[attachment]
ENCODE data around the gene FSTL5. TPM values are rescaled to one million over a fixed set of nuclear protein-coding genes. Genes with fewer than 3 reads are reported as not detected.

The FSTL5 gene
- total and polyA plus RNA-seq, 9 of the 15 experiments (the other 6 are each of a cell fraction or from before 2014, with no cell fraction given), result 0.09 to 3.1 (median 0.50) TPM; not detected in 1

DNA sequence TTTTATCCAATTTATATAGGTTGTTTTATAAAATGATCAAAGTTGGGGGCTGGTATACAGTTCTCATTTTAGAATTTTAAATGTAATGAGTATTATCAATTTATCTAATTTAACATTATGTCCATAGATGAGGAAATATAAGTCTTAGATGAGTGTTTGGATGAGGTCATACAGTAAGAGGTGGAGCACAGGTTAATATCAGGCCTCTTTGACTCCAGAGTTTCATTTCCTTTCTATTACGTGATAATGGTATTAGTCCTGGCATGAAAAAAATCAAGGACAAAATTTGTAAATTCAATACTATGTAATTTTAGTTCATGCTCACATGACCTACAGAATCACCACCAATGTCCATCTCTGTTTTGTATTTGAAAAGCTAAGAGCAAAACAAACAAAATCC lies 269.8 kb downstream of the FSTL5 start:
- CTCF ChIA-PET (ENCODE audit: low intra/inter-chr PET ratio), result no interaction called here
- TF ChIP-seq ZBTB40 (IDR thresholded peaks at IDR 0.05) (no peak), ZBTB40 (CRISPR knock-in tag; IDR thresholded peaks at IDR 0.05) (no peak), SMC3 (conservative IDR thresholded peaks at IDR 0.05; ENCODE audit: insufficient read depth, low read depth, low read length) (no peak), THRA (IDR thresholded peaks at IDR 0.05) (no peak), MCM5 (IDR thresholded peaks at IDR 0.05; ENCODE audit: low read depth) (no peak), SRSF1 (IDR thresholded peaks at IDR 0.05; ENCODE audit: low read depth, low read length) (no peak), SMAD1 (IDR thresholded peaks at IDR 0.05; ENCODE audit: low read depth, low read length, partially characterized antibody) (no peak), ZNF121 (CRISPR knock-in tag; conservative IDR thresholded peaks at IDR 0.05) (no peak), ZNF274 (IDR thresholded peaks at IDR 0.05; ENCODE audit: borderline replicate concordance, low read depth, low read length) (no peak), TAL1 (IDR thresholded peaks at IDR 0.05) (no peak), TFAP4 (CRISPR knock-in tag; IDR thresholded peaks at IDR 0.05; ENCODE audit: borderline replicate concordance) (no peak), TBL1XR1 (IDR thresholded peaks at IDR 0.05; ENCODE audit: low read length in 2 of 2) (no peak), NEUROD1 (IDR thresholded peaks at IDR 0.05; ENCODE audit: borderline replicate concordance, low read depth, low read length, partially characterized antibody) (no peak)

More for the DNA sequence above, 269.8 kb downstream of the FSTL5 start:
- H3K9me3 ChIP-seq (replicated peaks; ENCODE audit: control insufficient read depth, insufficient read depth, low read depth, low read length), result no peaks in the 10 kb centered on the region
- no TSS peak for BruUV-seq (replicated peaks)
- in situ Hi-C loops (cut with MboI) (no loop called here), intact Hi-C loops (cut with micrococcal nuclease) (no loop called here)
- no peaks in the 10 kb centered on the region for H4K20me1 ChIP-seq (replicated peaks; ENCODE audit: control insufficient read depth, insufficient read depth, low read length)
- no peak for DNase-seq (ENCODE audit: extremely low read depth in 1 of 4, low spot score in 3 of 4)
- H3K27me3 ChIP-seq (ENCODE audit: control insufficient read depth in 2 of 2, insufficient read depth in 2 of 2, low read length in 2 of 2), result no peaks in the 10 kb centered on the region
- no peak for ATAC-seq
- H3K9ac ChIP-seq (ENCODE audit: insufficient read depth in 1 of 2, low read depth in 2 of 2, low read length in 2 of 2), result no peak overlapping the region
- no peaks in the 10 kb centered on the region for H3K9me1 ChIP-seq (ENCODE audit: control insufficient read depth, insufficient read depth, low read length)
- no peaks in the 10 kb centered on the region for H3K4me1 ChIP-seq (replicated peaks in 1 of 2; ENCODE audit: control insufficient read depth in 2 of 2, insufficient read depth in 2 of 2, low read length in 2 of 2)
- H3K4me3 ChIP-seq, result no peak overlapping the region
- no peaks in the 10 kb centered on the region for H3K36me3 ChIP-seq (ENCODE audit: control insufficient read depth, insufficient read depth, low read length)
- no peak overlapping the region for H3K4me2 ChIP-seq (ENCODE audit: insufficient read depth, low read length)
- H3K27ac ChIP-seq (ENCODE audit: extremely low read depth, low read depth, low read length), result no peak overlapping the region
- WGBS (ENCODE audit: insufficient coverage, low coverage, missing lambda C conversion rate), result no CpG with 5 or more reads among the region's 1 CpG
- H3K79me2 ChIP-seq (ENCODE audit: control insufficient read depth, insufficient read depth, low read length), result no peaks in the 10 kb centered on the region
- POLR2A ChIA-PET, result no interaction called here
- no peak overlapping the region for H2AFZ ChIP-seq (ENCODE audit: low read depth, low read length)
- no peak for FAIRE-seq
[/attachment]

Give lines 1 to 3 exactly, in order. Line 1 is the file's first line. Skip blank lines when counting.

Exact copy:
ENCODE data around the gene FSTL5. TPM values are rescaled to one million over a fixed set of nuclear protein-coding genes. Genes with fewer than 3 reads are reported as not detected.

The FSTL5 gene
- total and polyA plus RNA-seq, 9 of the 15 experiments (the other 6 are each of a cell fraction or from before 2014, with no cell fraction given), result 0.09 to 3.1 (median 0.50) TPM; not detected in 1